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From depth of doole wherein my soule doth dwell,
From heauy heart which harbours in my brest,
From troubled sprite which sildome taketh rest,
From hope of heauen, from dread of darkesome hell,
O gracious God, to thee I crye and wail.
My God, my Lorde, my louely Lorde aloane,
To thee I call, to thee I make my moane.
And thou (good God) vouchsafe in gree to take
This woeful plaint,
Wherein I faint,
Oh heare me then for thy great mercies sake.
Oh bende thine eares attentiuely to heare,
Oh turne thine eyes, behold me how I wayle,
Oh hearken Lord, giue eare for mine auaile,
O marke in minde the burdens that I beare:
See how I sinke in sorrowes euerye where.
Beholde and see what dollors I endure,
Giue eare and marke what plaintes I put in vre.
Bende willing eare: and pittie therewithall,
My wayling voyce,
Which hath no choyce,
But euermere vpon thy name to call.
If thou good Lorde shouldest take thy rod in hande, If thou regard what sinnes are daylye done, If thou take holde where wee our workes begone, If thou decree in Judgement for to stande, And be extreame to see our scuses skande,
If thou take note of euery thing amysse,
And write in rowles howe frayle our nature is,
O gloryous God, O King, O Prince of power,
What mortal wight,
Maye then haue light,
To feele thy frowne, if thou haue lyst to lowre ?
But thou art good, and hast of mercye store, Thou not delyghst to see a sinner fall, Thou hearknest first, before we come to call, Thine eares are set wyde open euermore, Before we knocke thou commest to the doore. Thou art more prest to heare a sinner crye, Then he is quicke to climbe to thee on hye. Thy mighty name be praysed then alwaye, Let fayth and feare True witnesse beare, Howe fast they stand which on thy mercy staye.
I looke for thee (my louely Lorde) therefore, For thee I wayte, for thee I tarrye styll, Myne eyes doe long to gaze on thee my fyll. For thee I watche, for thee I prye and
pore. My Soule for thee attendeth euermore. My Soule doth thyrst to take of thee a taste, My Soule desires with thee for to bee plaste. And to thy worde (which can no man deceyue) Myne onely trust, My loue and lust, In confidence continuallye shall cleaue.
Before the breake or dawning of the daye, Before the lyght be seene in loftye Skyes, Before the Sunne appeare in pleasaunt wyse, Before the watche (before the watche I saye) Before the warde that waytes therefore alwaye :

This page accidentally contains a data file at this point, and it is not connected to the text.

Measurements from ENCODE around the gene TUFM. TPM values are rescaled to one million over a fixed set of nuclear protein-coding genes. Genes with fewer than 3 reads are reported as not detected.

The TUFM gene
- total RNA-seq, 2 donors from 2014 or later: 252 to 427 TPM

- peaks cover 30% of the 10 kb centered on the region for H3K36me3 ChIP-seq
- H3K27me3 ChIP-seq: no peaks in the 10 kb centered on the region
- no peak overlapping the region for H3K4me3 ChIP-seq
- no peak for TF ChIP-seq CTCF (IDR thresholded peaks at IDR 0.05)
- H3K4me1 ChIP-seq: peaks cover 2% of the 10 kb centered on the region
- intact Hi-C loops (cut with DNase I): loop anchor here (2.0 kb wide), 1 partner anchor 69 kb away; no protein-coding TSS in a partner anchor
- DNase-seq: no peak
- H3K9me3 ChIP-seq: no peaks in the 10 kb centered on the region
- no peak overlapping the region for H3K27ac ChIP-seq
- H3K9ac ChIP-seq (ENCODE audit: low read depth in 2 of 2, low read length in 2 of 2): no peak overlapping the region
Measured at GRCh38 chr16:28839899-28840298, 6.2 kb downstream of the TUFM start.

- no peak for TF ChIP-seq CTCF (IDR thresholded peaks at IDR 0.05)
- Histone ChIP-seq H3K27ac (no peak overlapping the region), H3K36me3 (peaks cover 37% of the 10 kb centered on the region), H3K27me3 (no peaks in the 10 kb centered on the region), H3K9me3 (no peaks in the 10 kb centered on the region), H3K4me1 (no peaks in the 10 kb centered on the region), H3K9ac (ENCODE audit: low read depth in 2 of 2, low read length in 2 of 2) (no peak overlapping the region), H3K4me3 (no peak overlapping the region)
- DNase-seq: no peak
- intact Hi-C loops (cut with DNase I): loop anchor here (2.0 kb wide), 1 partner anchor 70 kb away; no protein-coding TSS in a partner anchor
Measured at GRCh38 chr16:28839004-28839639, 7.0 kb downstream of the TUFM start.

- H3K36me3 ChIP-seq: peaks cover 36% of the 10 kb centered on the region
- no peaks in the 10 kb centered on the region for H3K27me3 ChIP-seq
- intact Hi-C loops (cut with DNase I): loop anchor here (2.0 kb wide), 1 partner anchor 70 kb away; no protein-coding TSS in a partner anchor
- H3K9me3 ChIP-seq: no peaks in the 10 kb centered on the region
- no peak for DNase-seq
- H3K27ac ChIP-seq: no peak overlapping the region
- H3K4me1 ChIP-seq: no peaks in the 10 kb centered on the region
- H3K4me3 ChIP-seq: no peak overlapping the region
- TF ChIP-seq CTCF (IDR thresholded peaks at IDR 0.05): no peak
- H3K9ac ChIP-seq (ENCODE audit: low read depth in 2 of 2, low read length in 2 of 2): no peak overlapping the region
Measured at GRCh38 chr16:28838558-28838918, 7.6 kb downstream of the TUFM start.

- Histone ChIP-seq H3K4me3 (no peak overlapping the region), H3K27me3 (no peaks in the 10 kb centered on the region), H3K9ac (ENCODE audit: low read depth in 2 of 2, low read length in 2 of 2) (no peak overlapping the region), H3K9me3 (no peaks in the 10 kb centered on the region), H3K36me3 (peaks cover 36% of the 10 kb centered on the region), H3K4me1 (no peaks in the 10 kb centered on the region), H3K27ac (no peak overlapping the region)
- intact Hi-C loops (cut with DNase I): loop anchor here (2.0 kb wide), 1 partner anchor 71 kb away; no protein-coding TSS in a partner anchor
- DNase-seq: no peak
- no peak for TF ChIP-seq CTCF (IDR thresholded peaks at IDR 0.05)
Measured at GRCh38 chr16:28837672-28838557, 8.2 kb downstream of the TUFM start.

My soule, my sense, my secreete thought, my sprite,
My wyll, my wishe, my joye, and my delight :
Unto the Lord that sittes in heauen on highe,
With hastye wing,
From me doeth fling,
And stryueth styll, unto the Lorde to flye.
O Israell, O housholde of the Lorde, O Abrahams Sons, O broode of blessed seede, O chosen sheep that loue the Lorde in deede : O hungrye heartes, feede styll vpon his worde, And put your truste in him with one accord. For he hath mercy euermore at hand, His fountaines flowe, his springs do neuer stande. And plenteouslye he loueth to redeeme Such sinners all, As on him call, And faithfully his mercies most esteeme.
Hee wyll redeeme our deadly drowping state, He wyll bring home the sheepe that goe astraye, He wyll helpe them that hope in him alwaye; He wyll appease our discorde and debate, He wyll soone saue, though we repent vs late. He wyll be ours if we continewe his, He wyll bring bale to ioye and perfect blisse. He wyll redeeme the flocke of his elect From all that is, Or was amisse, Since Abrahams heyres dyd first his Lawes reiect.
NOUGHT is there under Heavens wide hollownesse,
That moves more dear compassion of the mind,
Then beautie brought t' unworthie wretchednesse,
Through envies snares, or fortunes freakes unkind.
I, whether lately through her brightness blynd,
Or through alleageance, and fast feälty,
Which I do owe unto all womankynd,
Feele my hart perst with so great agony,
When such I see, that all for pitty I could dy.
And now it is empassioned so deepe,
For fairest Unaes sake, of whom I sing,
That my frayle eies these lines with teares do steepe,
To thinke how she through guyleful handeling,
Though true as touch, though daughter of a king,
Though faire as ever living wight was faire,
Though nor in word nor deede ill meriting,
Is from her knight divorced in despayre,
And her dew loves deryved to that vile witches shayre.
Yet she, most faithful ladye, all this while
Forsaken, wofull, solitarie mayd,
Far from all peoples preace,' as in exile,
In wildernesse and wastfull deserts strayd,
To seeke her knight; who, subtily betrayd,
Through that late vision which the enchanter wrought,
Had her abandond: she, of nought affrayd,
Through woods and wastnes wide him daily sought;
Yet wished tydinges none of him unto her brought.
One day, nigh wearie of the yrkesome way,
From her unhastie beast she did alight;
And on the grass her dainty limbs did lay
In secrete shadow, far from all mens sight;
From her faire head her fillet she undight,
And layd her stole aside: her angels face,
As the great eye of heaven, shyned bright,
And made a sunshine in the shady place;
Did never mortall eye behold such heavenly grace.
It fortuned, out of the thickest wood
A ramping lyon rushed suddeinly,
Hunting full greedy after salvage blood :
Soone as the royall virgin he did spy,
With gaping mouth at her ran greedily,
To have attonce devourd her tender corse :
But to the prey when as he drew more ny
His bloody rage aswaged with remorse,
And, with the sight amazd, forgat his furious forse.
Instead thereof he kist her wearie feet,
And lickt her lily hands with fawning tong;
As he her wronged innocence did weet.
O how can beautie maister the most strong,
And simple truth subdue avenging wrong!
ERE long they come, where that same wicked wight
His dwelling has, low in an hollow cave,
Far underneath a craggy cliff ypight,
Darke, dolefull, dreary, like a greedy grave,